He noted that thousands of Knights volunteer each year through the Veterans Affairs Voluntary Service program. In fact, the Order has become the single largest volunteer service partner of the Veterans Administration, with a volunteer presence at nearly every VA hospital in the United States.

“It has long been the byword of America’s military that no one is left behind — everybody comes home,” the supreme knight added. “Now, working with the Gary Sinise Foundation we can help make sure that the homes our heroes come back to are worthy of their sacrifice.”

Later that evening, the supreme knight introduced Sinise as a special guest at the annual States Dinner.

Sinise spoke of the importance of the work being done by his foundation and what can be accomplished through its partnership with the Knights of Columbus.

“It is up to us to help our defenders carry their cross, to find their steps, to make a new path as they transition to civilian life,” he said. “The Knights of Columbus has a long, proud centuries-old history of helping and supporting our veterans. In partnering with the Gary Sinise Foundation, we can work together and with communities across this nation to serve and honor the needs of our veterans and military families within those communities.”


In his very personal talk at the States Dinner, Sinise recalled how he gradually became an ardent supporter of veterans. Growing up during the final years of the unpopular Vietnam War, he did not think much about the sacrifice of those who fought. Talking to family members who served in the military, however, inspired him to begin working with veterans in 1984. Ten years later, when he had the opportunity to play Lt. Dan, a double amputee Vietnam veteran, in Forrest Gump, he strived to play the role with depth and integrity as a way to pay back veterans for their sacrifices.

After the terrorist attacks of Sept. 11, 2001, Sinise became even more determined to do something for those who served their country. “As our men and women in uniform stood to answer the call of nation to confront those dark forces,” he said, “I was extremely moved by their willingness to sacrifice, endure and overcome.”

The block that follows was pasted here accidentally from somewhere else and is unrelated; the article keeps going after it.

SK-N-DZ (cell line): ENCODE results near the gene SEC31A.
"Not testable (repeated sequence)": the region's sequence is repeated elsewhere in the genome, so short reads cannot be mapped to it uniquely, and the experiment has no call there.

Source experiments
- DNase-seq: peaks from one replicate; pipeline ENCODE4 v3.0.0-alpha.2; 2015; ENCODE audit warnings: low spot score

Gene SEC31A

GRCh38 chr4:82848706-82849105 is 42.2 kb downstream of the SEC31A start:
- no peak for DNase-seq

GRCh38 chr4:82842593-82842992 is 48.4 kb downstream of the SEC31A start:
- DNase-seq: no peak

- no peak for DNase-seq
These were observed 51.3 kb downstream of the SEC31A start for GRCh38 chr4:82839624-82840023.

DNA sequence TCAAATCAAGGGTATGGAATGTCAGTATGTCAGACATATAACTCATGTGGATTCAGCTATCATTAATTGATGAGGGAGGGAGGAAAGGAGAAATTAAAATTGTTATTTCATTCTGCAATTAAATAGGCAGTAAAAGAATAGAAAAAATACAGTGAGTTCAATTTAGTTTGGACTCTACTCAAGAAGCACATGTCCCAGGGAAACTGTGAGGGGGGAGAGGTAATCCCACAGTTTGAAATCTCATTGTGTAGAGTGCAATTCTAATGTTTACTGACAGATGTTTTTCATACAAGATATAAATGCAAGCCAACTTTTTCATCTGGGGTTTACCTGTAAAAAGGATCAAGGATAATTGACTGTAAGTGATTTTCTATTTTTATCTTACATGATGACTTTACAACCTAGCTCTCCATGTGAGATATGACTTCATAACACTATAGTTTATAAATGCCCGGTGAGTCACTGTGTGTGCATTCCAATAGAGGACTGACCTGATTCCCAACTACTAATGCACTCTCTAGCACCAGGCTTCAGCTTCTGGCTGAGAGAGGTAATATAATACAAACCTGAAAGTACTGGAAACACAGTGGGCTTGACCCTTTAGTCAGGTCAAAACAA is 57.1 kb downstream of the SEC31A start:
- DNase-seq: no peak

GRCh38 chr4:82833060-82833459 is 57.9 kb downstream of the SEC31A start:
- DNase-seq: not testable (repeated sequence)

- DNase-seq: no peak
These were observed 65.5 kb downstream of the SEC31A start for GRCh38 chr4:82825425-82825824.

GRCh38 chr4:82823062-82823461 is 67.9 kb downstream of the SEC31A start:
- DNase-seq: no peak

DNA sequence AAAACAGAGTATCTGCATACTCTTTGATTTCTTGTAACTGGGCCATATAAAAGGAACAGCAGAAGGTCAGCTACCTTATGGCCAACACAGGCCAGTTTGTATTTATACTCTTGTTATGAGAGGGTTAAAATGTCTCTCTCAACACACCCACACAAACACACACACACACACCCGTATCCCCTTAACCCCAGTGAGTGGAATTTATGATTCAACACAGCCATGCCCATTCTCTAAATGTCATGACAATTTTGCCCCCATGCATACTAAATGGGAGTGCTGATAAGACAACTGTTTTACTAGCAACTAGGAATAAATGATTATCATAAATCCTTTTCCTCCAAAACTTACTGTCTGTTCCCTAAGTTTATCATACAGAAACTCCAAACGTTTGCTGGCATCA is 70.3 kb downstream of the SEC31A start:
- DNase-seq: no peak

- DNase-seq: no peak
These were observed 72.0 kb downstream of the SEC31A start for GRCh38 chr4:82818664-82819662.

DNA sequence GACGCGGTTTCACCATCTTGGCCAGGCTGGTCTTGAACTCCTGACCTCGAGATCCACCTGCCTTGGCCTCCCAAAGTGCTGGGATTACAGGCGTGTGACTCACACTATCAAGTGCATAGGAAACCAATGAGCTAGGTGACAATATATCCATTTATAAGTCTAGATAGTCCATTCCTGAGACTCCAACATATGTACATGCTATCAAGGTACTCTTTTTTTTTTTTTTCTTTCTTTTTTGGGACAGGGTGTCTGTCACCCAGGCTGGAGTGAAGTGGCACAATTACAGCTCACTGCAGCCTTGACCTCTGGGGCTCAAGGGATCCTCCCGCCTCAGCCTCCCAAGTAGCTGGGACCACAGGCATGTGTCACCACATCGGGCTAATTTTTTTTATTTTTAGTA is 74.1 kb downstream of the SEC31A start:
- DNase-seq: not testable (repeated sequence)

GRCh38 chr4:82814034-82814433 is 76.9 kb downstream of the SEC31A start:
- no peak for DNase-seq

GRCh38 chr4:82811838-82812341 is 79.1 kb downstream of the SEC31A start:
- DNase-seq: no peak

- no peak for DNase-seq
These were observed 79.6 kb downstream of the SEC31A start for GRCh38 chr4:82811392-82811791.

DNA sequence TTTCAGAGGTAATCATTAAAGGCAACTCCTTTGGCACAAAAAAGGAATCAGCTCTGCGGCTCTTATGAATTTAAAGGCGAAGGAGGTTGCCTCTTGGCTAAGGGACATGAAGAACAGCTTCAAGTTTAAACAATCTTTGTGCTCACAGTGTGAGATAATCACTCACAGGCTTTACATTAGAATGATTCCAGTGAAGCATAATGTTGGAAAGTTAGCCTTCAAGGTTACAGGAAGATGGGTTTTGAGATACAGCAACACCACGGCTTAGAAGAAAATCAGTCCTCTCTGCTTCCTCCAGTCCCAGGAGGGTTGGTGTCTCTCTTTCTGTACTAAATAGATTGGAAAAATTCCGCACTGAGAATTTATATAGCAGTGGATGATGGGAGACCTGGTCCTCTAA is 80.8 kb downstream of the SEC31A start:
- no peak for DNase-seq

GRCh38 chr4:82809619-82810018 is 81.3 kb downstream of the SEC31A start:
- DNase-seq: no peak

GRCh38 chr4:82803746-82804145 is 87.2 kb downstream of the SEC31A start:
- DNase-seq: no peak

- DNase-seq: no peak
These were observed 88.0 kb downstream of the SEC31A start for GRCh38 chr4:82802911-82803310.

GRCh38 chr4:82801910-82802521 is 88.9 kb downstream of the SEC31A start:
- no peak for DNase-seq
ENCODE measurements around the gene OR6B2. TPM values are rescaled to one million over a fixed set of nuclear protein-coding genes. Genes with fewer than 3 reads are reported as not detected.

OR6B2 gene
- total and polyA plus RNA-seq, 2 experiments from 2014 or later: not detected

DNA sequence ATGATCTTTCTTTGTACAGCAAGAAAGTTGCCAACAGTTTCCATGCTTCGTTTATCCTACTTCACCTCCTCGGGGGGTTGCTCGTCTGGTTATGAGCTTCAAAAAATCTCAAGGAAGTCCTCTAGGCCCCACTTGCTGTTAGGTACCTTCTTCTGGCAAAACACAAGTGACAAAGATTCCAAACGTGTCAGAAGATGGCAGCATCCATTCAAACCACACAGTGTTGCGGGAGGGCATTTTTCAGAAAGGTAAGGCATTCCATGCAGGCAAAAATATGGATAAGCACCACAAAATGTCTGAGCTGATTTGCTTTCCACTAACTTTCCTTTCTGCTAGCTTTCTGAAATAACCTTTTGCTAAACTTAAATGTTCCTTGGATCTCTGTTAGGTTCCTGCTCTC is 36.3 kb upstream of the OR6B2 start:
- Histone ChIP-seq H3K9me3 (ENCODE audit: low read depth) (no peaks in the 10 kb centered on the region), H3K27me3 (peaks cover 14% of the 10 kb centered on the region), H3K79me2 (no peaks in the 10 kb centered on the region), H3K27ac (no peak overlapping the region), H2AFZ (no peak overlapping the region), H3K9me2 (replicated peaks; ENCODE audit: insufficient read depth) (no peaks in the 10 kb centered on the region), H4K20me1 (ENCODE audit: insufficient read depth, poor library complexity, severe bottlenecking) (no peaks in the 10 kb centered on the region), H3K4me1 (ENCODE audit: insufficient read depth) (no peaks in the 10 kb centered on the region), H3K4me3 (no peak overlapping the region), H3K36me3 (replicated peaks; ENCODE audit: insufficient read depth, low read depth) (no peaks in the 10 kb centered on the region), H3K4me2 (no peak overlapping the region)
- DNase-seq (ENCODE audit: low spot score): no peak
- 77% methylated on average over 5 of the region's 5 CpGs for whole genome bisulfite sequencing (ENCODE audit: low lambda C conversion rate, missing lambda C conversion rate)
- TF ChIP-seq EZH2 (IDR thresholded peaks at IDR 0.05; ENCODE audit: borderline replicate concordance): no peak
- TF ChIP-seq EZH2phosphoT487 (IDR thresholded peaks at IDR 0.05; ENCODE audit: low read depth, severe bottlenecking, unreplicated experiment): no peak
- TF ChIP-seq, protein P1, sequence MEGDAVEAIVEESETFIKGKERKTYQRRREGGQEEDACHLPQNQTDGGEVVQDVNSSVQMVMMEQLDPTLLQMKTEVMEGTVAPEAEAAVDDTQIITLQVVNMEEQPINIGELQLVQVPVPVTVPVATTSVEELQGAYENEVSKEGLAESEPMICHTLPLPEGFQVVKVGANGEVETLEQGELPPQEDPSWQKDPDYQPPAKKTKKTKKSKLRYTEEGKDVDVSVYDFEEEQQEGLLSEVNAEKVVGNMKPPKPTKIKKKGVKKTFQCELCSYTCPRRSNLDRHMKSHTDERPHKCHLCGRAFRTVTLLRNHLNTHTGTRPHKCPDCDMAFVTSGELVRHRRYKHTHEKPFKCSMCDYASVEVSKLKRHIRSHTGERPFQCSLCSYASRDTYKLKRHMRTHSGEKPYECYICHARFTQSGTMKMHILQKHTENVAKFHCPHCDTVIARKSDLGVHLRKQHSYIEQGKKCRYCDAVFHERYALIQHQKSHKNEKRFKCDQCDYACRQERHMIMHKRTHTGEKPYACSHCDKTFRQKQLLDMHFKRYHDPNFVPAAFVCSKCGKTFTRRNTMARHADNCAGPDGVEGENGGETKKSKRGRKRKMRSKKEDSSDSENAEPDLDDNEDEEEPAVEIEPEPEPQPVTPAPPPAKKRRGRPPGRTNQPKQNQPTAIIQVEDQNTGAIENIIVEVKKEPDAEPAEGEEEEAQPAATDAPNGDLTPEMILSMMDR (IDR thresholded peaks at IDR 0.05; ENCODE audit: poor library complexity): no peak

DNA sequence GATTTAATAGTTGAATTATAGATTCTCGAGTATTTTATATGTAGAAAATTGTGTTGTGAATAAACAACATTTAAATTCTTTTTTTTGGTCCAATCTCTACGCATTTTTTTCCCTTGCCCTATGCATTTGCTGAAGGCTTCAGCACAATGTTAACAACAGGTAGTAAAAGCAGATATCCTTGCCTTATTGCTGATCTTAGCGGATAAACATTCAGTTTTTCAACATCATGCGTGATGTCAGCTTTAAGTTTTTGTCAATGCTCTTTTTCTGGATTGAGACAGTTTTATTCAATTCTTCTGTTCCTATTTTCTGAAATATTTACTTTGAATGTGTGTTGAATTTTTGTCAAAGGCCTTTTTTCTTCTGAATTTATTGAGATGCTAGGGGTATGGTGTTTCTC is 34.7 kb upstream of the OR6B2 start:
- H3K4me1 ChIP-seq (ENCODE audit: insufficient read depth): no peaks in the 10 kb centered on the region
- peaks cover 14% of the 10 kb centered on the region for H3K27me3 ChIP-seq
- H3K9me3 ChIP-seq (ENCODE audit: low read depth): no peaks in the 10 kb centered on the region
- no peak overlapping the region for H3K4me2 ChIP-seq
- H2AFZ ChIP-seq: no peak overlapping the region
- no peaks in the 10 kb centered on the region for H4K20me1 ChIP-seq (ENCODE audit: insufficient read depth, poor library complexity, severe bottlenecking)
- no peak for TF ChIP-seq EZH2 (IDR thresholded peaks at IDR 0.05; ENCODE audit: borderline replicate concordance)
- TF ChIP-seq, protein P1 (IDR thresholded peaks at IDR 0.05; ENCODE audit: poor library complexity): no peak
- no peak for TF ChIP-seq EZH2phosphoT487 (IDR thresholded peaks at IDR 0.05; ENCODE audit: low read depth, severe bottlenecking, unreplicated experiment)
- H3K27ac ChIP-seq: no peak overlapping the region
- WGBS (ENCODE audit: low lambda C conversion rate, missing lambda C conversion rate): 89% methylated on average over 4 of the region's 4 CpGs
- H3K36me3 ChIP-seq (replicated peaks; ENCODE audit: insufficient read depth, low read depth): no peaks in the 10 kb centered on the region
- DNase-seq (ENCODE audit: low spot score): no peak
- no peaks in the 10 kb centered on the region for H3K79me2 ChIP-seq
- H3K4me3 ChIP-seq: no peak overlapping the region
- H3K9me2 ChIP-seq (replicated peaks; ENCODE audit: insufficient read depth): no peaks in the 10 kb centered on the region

As a result, he formed the Lt. Dan Band and traveled throughout the United States and to hospitals and war zones overseas to entertain the troops with the USO.

Sinise shared how he and his family grew in their faith during this time as well. While his wife had become Catholic in 2000, he was confirmed on Christmas Eve 2010.

In 2011, Sinise brought all his charitable efforts together under one umbrella, launching the Gary Sinise Foundation with programs to help military families, first responders and severely wounded veterans.

The Hockenberrys’ smart home, for example, was provided through the foundation’s RISE (Restoring Independence Supporting Empowerment) program. By the end of 2014, 34 such homes were completed or underway for veterans in need. RISE also provides adapted vehicles, home modifications, trackchairs and wheelchairs for veterans.

Ashley, whose father and grandfather are members of the Knights of Columbus, said the house has made everything so much easier for them.

“This house is just an amazing gift and we cannot be thankful enough,” she said. “We would like to give a really big thanks and shout-out to the Knights of Columbus. Without your help, we wouldn’t have been able to live in this amazing adaptive home.”

Kyle likewise commended the K of C partnership that helped make his smart home a reality.

“All these vets need help,” he said. “This is a big way that you can change their lives and make their lives easier.”

Kyle and Ashley Hockenberry, who are expecting their first child in July, never expected the outpouring of support that their family has received.

“It was really surprising that so many people care,” Kyle said. “And it’s reassuring to know that there are people in the United States who care that much about those who defend our freedom.”

COLLEEN ROWAN is editor of The Catholic Spirit, the newspaper of the Diocese of Wheeling-Charleston.